It's a miracle, no question about it. Moments of joy like this can be hard to find. —Lt. Col. Jeffrey Lustick
SEATTLE — With her step-grandparents inside the burning wreckage of their small plane, 16-year-old Autumn Veatch needed to somehow find her way off the remote, thickly forested Washington state mountainside where they crashed Saturday afternoon.
Bruised by the impact, singed by the fire, fearing an explosion and knowing she couldn't help the other victims, the girl did what she could: She headed down the steep slope, following a creek to a river. She spent a night on a sand bar, where she felt safer. She drank small amounts of the flowing water, but worried she might get sick if she drank more.
She followed the river to a trail, and the trail to a highway. Two men driving by stopped and picked her up Monday afternoon, bringing her — about two full days after the crash — to the safety of a general store in Mazama, a tiny town in north-central Washington, near the east entrance of North Cascades National Park.
"We crashed, and I was the only one that made it out," she told a 911 operator, after a store employee called for her. "I have a lot of burns on my hands, and I'm kind of covered in bruises and scratches and stuff."
As authorities continued searching for the plane's wreckage Tuesday, aided by clues Veatch provided, they also marveled at the wherewithal of a teenager who managed to survive — and to later joke from her hospital bed about how it was a good thing her dad made her watch the television show "Survivor."
"She's got an amazing story, and I hope she gets to tell it soon," said Okanogan County Sheriff Frank Rogers, who had interviewed Veatch and relayed details of her ordeal to The Associated Press. "It's pretty impressive when you talk to her."
According to Rogers, Beech A-35 was flying over north-central Washington on its way from Kalispell, Montana, to Lynden, Washington, when it entered a cloud bank. Then the clouds suddenly parted, and from her seat behind the cockpit, Veatch could see the mountain and trees ahead. Her step-grandfather, Leland Bowman, of Marion, Montana, was piloting with his wife, Sharon, by his side. He tried to pull up — to no avail.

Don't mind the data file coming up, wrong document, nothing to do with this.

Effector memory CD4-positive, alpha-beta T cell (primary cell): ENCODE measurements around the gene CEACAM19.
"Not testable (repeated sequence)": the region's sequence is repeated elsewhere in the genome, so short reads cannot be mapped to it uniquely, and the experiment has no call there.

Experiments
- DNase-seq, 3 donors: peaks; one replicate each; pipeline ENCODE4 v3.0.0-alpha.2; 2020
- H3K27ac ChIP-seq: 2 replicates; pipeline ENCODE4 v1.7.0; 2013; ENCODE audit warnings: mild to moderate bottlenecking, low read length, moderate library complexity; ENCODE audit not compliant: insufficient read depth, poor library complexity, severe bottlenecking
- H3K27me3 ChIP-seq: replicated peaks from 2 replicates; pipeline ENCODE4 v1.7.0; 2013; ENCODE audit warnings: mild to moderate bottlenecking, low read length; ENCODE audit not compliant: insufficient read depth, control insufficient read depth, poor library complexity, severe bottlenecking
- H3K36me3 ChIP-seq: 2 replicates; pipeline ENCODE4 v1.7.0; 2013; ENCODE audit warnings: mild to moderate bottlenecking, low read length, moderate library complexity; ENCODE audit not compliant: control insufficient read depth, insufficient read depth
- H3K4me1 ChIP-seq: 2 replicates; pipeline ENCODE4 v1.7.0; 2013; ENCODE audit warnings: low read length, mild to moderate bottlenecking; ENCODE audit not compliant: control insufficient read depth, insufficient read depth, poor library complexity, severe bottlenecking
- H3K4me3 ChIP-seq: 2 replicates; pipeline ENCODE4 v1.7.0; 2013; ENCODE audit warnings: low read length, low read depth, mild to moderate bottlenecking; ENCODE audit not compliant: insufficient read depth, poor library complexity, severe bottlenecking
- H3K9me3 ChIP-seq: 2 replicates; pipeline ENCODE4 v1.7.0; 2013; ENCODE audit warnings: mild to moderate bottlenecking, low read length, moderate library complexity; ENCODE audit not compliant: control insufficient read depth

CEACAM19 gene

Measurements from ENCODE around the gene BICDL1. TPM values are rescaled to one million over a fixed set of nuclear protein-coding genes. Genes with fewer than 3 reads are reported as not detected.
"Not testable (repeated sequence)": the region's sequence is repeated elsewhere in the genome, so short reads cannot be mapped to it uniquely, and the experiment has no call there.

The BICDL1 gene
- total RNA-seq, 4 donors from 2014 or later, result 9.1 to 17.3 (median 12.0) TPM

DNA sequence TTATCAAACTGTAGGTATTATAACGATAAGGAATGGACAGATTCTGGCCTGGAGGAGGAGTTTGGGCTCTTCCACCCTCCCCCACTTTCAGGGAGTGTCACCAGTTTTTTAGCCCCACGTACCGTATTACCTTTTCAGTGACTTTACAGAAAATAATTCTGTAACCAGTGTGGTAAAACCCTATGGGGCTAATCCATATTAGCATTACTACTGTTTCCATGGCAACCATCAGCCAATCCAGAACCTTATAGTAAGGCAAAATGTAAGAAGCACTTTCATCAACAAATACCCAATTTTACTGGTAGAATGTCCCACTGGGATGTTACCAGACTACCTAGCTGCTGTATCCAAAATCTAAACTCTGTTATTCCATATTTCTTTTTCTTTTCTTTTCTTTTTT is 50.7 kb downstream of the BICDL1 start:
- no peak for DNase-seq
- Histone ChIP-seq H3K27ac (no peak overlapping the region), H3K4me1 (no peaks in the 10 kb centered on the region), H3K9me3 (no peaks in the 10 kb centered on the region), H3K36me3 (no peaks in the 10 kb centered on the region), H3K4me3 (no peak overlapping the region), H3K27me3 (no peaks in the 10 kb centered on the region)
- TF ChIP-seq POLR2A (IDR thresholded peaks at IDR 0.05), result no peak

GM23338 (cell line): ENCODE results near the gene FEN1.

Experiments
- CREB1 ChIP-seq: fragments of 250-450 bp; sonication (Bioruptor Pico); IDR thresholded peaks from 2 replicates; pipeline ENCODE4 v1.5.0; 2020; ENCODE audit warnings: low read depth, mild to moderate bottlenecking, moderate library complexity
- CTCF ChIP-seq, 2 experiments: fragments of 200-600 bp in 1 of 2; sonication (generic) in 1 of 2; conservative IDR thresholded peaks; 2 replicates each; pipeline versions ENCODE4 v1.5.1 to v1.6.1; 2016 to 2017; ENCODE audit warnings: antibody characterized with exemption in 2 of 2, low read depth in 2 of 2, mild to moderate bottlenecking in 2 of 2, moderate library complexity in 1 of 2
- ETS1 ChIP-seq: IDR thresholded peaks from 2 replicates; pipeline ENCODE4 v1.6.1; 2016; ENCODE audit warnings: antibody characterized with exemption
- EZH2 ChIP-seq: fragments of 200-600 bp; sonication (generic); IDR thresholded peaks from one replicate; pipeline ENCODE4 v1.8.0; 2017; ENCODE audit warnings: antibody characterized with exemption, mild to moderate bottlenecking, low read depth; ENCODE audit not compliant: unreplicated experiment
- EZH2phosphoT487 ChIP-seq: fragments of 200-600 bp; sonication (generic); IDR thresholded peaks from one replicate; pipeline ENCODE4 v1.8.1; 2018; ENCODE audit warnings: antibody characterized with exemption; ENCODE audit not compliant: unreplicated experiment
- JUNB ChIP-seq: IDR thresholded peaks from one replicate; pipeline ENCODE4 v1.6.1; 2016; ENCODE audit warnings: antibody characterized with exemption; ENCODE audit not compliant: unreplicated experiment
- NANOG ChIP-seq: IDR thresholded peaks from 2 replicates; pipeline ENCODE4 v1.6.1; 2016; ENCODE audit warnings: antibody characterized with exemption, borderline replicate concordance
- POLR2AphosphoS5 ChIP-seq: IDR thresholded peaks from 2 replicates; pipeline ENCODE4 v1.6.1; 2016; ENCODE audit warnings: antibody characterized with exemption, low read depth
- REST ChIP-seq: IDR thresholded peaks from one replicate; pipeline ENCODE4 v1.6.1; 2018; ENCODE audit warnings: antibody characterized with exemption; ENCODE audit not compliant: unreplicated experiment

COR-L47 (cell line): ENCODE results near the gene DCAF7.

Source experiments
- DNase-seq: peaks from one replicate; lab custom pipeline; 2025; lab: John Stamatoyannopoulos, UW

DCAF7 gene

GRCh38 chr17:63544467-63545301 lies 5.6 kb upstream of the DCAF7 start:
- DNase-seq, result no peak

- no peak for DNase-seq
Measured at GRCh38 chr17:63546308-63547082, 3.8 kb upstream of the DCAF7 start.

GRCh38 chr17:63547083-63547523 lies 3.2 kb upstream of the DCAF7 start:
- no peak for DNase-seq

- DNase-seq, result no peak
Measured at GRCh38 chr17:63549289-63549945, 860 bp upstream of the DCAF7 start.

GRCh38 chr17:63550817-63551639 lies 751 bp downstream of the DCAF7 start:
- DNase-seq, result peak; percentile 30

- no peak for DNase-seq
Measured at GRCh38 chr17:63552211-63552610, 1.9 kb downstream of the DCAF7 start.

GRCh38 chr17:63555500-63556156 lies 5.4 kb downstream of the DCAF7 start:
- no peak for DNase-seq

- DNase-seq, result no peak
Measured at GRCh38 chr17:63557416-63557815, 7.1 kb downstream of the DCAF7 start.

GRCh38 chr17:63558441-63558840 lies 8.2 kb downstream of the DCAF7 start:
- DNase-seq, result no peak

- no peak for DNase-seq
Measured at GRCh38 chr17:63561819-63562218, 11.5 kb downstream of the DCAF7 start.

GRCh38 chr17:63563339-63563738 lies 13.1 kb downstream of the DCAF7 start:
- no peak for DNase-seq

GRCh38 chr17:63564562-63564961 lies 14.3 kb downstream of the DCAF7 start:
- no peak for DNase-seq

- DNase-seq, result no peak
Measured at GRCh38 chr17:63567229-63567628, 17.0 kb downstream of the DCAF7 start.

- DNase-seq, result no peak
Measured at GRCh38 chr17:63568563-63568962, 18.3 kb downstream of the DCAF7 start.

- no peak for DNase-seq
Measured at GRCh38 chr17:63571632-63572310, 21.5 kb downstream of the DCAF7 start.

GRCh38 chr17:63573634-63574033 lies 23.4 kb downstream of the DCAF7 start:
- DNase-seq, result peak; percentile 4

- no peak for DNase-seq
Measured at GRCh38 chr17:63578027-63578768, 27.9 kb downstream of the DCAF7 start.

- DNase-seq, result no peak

They struck the trees and the plane plummeted to the ground and caught fire.
"When they came out of the clouds, she said it was obvious they were too low," Rogers said. "They crashed right into the trees and hit the ground. She tried to do what she could to help her grandparents, but she couldn't because of the fire."
Veatch had no life-threatening injuries but was dehydrated and suffering from a treatable muscle tissue breakdown caused by vigorous exercise without food or water, said Scott Graham, CEO of Three Rivers Hospital in Brewster. She stayed at the hospital overnight and was expected to be released Tuesday.
"It's a miracle, no question about it," Lt. Col. Jeffrey Lustick of the Civil Air Patrol told reporters, saying he has spent 30 years in search and rescue. "Moments of joy like this can be hard to find."
Lustick said even with the clues Veatch provided, finding the wreckage and getting to it remains a daunting challenge — especially considering that the plane may have broken apart and now be hidden under the thick tree canopy.
"It' a really steep mountain, and it's going to be difficult to spot," he said. "This is a place where it was difficult for her to come down, but it's going to be even tougher going up. This isn't the kind of place where you can just go in by foot."
The trail Autumn Veatch navigated is called Easy Pass, but the Washington Trails Association website says: "don't be fooled by the name — the way to Easy Pass is anything but easy."
Veatch's father, David Veatch of Bellingham, told reporters outside the hospital late Monday that his daughter was exhausted but doing remarkably well. She was able to joke with him about the survival shows they watched together on television, he said.
"She's just an amazing kid," David Veatch said. "There's more to her than she knows."
Peter Knudson, a spokesman with the National Transportation Safety Board, said Tuesday an on-scene investigation will begin as soon as the aircraft is located.
Washington State Department of Transportation spokeswoman Barbara LaBoe said two planes and one U.S. Homeland Security helicopter were in the air and they would be joined Tuesday afternoon by a Snohomish County helicopter.
LaBoe said Veatch was able to provide searchers with some information about the area where the plane when down, "but it took her two days to walk out and it is really rugged terrain, so it's still a difficult search."